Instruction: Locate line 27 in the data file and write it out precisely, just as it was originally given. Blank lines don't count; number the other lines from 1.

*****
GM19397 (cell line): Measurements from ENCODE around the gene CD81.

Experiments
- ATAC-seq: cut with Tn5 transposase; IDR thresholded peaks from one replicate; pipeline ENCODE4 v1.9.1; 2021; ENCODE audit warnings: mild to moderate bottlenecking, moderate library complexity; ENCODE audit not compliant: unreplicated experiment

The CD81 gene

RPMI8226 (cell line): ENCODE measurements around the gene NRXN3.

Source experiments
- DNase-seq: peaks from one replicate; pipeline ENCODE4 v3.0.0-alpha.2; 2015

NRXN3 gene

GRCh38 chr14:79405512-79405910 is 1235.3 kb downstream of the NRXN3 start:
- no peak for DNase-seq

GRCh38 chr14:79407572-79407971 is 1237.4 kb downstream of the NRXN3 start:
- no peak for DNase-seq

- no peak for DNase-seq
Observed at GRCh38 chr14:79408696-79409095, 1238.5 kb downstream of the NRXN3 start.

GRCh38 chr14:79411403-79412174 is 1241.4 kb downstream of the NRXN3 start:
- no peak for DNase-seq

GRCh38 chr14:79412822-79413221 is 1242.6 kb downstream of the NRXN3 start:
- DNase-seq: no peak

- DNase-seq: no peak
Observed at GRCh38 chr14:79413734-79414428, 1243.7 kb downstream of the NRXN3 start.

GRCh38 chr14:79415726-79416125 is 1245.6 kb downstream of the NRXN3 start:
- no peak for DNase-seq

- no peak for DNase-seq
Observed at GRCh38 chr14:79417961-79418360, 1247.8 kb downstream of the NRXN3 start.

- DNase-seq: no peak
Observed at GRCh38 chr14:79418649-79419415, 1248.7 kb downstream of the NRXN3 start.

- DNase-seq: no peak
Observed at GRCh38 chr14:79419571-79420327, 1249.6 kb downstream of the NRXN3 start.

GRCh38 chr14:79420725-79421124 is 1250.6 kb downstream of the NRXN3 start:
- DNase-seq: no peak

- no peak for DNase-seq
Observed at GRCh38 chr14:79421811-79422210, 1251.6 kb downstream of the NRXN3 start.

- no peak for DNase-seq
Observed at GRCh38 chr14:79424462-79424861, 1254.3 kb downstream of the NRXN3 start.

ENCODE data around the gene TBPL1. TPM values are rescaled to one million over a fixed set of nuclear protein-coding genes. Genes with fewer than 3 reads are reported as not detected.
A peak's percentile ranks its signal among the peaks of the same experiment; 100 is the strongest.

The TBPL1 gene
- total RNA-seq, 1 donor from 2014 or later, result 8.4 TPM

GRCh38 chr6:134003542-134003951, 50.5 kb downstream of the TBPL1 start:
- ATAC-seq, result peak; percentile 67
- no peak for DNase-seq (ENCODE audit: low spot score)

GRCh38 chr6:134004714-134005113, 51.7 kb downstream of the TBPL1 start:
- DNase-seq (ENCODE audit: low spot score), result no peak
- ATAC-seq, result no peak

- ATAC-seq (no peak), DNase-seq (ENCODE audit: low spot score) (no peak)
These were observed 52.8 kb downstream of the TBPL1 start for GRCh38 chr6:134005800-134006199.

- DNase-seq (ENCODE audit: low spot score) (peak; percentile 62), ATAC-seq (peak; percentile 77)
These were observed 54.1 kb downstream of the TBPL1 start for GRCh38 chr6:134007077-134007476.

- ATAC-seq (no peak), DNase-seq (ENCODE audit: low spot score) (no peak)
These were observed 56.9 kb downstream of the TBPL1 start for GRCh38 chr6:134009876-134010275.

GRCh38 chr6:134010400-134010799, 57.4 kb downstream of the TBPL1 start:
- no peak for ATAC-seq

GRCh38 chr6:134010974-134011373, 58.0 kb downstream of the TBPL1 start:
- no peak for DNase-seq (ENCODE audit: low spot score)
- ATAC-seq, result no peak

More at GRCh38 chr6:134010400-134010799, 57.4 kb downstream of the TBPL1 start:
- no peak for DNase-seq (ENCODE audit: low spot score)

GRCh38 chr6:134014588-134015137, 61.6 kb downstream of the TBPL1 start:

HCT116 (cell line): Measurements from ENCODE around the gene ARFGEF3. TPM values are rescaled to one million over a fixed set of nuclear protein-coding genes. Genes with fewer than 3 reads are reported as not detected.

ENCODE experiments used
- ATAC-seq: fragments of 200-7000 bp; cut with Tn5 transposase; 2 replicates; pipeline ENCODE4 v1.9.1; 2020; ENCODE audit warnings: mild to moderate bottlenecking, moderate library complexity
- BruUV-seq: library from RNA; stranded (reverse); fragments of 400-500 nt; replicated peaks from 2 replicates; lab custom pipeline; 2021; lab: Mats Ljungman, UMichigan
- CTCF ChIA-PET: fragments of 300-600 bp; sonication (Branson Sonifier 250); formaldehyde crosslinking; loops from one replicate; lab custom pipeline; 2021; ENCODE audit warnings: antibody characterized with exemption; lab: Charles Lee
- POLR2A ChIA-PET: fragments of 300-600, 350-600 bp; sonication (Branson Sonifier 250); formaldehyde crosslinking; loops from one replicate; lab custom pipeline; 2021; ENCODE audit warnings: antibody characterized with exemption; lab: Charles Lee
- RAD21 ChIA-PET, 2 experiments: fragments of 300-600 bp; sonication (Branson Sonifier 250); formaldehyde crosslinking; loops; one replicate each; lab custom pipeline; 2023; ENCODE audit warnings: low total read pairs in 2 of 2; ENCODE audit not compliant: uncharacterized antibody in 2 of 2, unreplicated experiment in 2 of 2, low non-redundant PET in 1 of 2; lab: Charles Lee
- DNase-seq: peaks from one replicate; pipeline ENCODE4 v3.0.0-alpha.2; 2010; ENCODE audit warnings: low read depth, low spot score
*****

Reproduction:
- DNase-seq: no peak